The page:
Christine walked slowly, with deliberation over her uncle's hills, the golden hills of loess, near ____City in Western Iowa. The hills nestled between two sets of large flatlands, where her uncle tended the heritage farm. Christine was visiting, two weeks into a six week period where she could not work. She had fallen off Scullery Maid and broke her right wrist. For a writer, this accident caused a great difficulty. Christine had to take time off for two operations and now, the rest of the four weeks of healing, as the bones had not set correctly, had to be re-broken and set again.
She tried to forget the pain. Today, the sunshine made the hills look even more golden and flocks of geese moved towards Kansas and Missouri, flying ever more south for the seasonal changes.
Christine watched cattle on the hillside, and made a mental note that these great beasts' days were numbered. Autumn would fall upon the area within weeks, leaving bare hillocks, those of the green grass the cattle favored.
Even today, a cooler wind brushed up against Christine's face. The swallows would soon leave, and the night jars, a sign of summer, would move southwards as well. This year, a frost could come earlier than the date written in The Farmer's Almanac. Christine brushed blond hair away from her face and walked towards Scullery Maid's field. The horse was nowhere to be seen, but Christine knew from experience that the mare liked to hide in the shade of the small oaks which lined the creek.
Suddenly, Christine was surprised by a flash of yellow, then another, then another. Three goldfinches flew past her face. She was absolutely shocked at three of these birds flying among the trees in late August. Then, she noticed a chuck hole. She did not want to fall again. Slowly, Christine made her way past several holes, walking deeper into the copse. Scullery Maid saw her from about twenty-feet away, saluted her with a lazy neigh and continued munching grass. Then, beyond the holes, Christine saw something she had never noticed on the farm, although she had spent all her summers here for fourteen years, back to when she was twelve, when her dad died.
Uncle Jay had become a part-time surrogate dad for Christine and her brother, James. But, James did not have time to visit after he entered the army. His time to retire was coming up next July and Christine was glad that he had decided to come back to Iowa to help old Uncle Jay on the farm. James had never married.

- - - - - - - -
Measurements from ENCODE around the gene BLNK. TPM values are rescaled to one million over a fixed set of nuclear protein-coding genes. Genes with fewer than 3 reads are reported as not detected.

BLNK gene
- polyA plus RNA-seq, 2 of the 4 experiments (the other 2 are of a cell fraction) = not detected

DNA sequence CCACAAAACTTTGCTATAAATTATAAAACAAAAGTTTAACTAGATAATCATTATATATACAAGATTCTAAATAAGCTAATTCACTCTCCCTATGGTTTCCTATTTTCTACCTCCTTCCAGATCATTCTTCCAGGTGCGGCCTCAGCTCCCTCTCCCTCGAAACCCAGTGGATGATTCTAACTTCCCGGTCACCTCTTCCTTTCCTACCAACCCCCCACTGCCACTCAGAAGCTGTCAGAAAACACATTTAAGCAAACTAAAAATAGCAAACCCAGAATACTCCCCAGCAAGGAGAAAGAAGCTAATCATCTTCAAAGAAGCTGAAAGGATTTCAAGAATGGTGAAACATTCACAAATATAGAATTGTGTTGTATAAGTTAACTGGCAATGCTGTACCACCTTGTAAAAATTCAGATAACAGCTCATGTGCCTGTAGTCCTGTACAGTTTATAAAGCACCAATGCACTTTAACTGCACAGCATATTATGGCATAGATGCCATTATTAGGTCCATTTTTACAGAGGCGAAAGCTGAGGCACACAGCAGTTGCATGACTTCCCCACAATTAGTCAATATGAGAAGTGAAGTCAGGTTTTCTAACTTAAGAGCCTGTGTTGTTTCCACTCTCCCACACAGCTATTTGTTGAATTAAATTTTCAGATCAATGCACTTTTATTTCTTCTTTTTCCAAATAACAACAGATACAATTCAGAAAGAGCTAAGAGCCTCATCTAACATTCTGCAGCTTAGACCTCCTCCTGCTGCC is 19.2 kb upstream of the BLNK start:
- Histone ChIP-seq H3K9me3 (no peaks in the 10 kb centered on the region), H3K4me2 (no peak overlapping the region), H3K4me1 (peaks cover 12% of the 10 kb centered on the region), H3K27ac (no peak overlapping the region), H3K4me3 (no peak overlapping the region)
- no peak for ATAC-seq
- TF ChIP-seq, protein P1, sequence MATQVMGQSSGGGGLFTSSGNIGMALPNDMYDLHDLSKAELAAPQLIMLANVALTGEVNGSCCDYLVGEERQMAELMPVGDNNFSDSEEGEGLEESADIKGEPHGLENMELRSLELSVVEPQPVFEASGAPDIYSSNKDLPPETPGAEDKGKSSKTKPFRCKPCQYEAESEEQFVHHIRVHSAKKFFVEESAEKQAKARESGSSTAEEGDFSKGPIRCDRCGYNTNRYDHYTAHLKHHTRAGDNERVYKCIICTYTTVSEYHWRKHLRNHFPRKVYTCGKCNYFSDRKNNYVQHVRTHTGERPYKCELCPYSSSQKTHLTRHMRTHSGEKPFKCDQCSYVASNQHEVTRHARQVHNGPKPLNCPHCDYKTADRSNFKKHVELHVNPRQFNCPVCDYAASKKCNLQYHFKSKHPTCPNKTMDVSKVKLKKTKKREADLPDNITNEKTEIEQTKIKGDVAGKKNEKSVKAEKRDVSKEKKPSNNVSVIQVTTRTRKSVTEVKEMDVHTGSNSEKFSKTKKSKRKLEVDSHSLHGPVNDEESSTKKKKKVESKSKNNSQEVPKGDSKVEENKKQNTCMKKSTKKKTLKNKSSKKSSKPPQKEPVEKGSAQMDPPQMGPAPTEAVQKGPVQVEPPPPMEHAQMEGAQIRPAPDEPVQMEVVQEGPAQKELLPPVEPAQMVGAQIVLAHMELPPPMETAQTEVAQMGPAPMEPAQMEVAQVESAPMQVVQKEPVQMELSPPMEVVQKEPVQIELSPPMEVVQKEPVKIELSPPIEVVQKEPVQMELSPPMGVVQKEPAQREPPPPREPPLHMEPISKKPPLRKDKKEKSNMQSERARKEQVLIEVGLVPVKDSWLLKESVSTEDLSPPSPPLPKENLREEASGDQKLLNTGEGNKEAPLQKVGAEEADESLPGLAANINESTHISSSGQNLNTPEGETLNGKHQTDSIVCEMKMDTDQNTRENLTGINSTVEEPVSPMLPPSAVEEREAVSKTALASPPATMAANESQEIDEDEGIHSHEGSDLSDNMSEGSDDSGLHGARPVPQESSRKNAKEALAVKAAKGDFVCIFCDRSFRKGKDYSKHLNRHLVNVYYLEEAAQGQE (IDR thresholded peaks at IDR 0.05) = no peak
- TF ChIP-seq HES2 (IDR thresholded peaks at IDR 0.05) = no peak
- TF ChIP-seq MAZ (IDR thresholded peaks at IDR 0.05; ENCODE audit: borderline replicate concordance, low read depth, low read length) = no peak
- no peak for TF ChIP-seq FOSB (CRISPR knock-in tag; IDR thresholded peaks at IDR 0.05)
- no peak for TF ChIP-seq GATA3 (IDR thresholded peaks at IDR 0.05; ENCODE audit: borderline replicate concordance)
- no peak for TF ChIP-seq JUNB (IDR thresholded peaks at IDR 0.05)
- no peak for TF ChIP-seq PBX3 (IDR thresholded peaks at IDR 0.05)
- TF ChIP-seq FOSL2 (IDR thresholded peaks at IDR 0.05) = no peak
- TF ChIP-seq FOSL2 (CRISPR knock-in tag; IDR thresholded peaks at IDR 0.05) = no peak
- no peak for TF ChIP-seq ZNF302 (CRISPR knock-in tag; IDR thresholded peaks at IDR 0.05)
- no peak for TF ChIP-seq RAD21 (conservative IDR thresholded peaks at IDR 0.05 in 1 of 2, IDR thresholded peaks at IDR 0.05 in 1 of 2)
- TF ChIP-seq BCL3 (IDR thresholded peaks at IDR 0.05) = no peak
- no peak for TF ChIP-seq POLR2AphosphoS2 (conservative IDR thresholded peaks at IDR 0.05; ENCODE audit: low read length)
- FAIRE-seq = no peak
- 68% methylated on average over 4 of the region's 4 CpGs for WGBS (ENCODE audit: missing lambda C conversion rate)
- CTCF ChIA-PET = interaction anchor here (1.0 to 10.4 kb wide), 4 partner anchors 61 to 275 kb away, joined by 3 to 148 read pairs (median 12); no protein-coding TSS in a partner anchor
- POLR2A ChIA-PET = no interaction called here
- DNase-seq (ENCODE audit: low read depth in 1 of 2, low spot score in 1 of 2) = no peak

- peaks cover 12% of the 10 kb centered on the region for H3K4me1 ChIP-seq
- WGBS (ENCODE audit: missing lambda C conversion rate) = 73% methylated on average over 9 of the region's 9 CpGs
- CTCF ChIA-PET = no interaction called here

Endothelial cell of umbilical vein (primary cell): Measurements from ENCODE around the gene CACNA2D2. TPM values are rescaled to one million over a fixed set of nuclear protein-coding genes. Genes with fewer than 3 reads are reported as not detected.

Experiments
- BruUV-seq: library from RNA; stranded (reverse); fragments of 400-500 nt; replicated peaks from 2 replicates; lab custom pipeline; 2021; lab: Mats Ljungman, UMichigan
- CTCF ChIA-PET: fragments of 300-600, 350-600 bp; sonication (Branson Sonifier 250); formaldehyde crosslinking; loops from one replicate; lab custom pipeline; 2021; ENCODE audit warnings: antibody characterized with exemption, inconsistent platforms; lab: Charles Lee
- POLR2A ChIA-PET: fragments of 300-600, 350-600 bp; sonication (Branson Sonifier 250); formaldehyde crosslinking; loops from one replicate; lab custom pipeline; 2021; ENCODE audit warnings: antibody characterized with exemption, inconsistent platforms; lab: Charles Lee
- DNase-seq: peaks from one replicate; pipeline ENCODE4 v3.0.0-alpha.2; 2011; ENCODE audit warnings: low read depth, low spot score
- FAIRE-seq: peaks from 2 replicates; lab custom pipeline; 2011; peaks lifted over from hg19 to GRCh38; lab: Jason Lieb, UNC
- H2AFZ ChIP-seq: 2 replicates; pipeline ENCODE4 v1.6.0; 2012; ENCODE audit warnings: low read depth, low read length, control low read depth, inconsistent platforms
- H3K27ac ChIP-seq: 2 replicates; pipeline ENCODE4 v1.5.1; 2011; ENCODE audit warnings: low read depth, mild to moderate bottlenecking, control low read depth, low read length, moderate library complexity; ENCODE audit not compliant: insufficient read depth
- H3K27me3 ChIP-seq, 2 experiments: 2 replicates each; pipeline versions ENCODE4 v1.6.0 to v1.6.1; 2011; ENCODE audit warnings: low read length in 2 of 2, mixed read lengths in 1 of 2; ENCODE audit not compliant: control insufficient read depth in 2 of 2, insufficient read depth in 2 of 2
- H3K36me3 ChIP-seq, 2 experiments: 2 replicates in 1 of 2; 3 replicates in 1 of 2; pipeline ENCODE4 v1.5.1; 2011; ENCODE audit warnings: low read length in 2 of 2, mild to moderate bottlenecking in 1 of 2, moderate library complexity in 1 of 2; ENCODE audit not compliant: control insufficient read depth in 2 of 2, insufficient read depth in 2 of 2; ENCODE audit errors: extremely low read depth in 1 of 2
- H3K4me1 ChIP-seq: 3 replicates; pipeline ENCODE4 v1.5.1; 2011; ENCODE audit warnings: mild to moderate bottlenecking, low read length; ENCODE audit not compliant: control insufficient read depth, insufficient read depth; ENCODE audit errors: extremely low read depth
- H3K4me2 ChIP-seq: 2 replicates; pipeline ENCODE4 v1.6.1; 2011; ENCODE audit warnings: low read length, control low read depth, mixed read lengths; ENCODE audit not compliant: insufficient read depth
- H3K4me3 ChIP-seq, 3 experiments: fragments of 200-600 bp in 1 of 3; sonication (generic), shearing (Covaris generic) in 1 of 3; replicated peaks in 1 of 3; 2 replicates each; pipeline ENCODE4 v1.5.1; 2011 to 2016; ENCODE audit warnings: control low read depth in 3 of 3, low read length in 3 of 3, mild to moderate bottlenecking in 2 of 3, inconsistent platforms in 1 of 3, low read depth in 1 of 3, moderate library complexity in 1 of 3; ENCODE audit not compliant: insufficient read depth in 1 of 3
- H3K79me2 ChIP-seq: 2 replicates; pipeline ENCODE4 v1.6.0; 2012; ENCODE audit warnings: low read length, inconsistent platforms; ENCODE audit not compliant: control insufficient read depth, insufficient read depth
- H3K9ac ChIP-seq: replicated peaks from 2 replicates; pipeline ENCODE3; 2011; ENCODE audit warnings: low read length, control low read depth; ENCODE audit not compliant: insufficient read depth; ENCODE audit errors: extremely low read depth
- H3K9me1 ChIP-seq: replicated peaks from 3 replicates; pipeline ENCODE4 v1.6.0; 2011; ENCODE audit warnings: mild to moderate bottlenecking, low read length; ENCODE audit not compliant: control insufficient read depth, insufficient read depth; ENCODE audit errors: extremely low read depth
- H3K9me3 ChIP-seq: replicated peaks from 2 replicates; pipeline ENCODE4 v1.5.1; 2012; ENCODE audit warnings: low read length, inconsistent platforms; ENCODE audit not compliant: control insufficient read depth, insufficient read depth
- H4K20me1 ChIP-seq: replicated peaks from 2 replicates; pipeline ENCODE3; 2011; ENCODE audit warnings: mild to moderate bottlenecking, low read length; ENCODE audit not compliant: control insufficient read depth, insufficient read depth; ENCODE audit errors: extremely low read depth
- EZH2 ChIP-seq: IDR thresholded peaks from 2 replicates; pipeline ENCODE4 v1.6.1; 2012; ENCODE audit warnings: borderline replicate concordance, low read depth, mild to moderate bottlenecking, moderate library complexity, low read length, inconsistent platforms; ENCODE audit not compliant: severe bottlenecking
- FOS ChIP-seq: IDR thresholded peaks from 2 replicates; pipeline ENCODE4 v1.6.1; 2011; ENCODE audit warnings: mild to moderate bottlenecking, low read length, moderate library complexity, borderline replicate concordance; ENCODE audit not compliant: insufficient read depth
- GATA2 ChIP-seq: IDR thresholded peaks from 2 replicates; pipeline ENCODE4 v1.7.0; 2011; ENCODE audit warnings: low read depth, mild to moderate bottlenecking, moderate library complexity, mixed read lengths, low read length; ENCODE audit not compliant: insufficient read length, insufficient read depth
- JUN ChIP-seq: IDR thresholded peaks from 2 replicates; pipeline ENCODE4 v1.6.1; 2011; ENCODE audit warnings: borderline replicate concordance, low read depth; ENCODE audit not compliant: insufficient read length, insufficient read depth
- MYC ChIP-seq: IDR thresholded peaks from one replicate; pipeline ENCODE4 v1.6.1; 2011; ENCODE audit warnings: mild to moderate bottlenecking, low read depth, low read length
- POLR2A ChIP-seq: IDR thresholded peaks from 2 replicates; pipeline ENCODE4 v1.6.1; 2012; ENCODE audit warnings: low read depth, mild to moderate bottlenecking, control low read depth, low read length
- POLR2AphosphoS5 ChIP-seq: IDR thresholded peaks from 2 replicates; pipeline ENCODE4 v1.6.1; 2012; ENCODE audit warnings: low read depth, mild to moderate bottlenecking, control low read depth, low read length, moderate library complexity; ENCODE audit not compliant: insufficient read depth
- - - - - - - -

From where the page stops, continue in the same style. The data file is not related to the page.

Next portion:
Neither had Christine ever married. There was one man, a long time ago, who was interested, but she discovered a huge flaw in his character which demanded that she break their engagement. He was unfaithful by nature. That was eight years ago, and at forty-six, although beautiful, Christine assumed she was doomed to spinsterhood.
But, now, on this late summer day, the holes in the ground under the copse led to a larger hole in the side of one of the smaller glacial hills covered in grass. Christine could not imagine why she had never noticed this large hole before today. She approached it carefully, and balanced herself with a walking stick in her left hand.
Standing now in front of the hole, Christine met a mystery. Cold air flowed out of the hole. It was a cave.
Now, the neighbor's farm, nearer _______City was full of caves. One of the farmers grew mushrooms in one. But, until today, Christine had not realized that there was a cave on her uncle's property. The three goldfinches flew up over her head and finally, perched in a linden tree, just above Christine's head.
The linden tree, or lime, or basswood, as it is called in Iowa, had been planted by Uncle Jay the day of his marriage to Aunt Iona, who had died a long time ago. Sadly, Iona spent most of her married days battling illnesses, which prevented her and Jay from having a family and caused her to die young at thirty-five. The linden, old and grand, was a favorite of Uncle Jay's, but today, Christine's attention focused on the small cavern entrance.
She carefully sat down on the grass in front of the opening and felt the cold air on her left arm, as she held herself up half-way to look in. Christine sat up. Stairs, small and then larger, had been made about five feet into the cave and led down into the darkness. The stairs clearly had been hewn by the same rock of the interior.
The goldfinches flew over her head. Christine looked up. Coming over the hill was Uncle Jay. Good, she thought, I can ask him about this mystery. She stood up, leaning on the stick.
"Well, you found one opening, I see," said Jay. "If your are curious, there is another one over here, in the center of the copse. Can you walk over here? Be careful of the holes."
Uncle Jay walked ahead of Christine, into the middle of the small bunch of trees. There, on the slope of the hill which ran down to the line of trees, was a huge opening, big enough for a man to walk into without stooping.
"Here is the main entrance. The grade down into the main cave's hall is much easier to follow. The small entrance is steep, with a jump at the end into the same hall."
Christine looked in amazement at Uncle Jay. "You mean you know about this cave and all these years you never told me about it?"
"Wasn't time yet," drawled Uncle Jay. "One has to find things out when one is ready and not before. Now that you found this, it is time."
"Uncle Jay, stop being so mysterious." Christine felt a little hurt and put-out. What could be so special about a Midwest cave?
"Well, it is almost seven and time for dinner. Let's talk about this over ham and cheese and a little of Cousin Bill's beer."
Christine said nothing, but walked slowly back to the farmhouse, about a quarter mile away. The goldfinches disappeared, and another flock of geese flew overhead. Christine knew these birds were only going as far as the wetlands around the Missouri River.
to be continued.....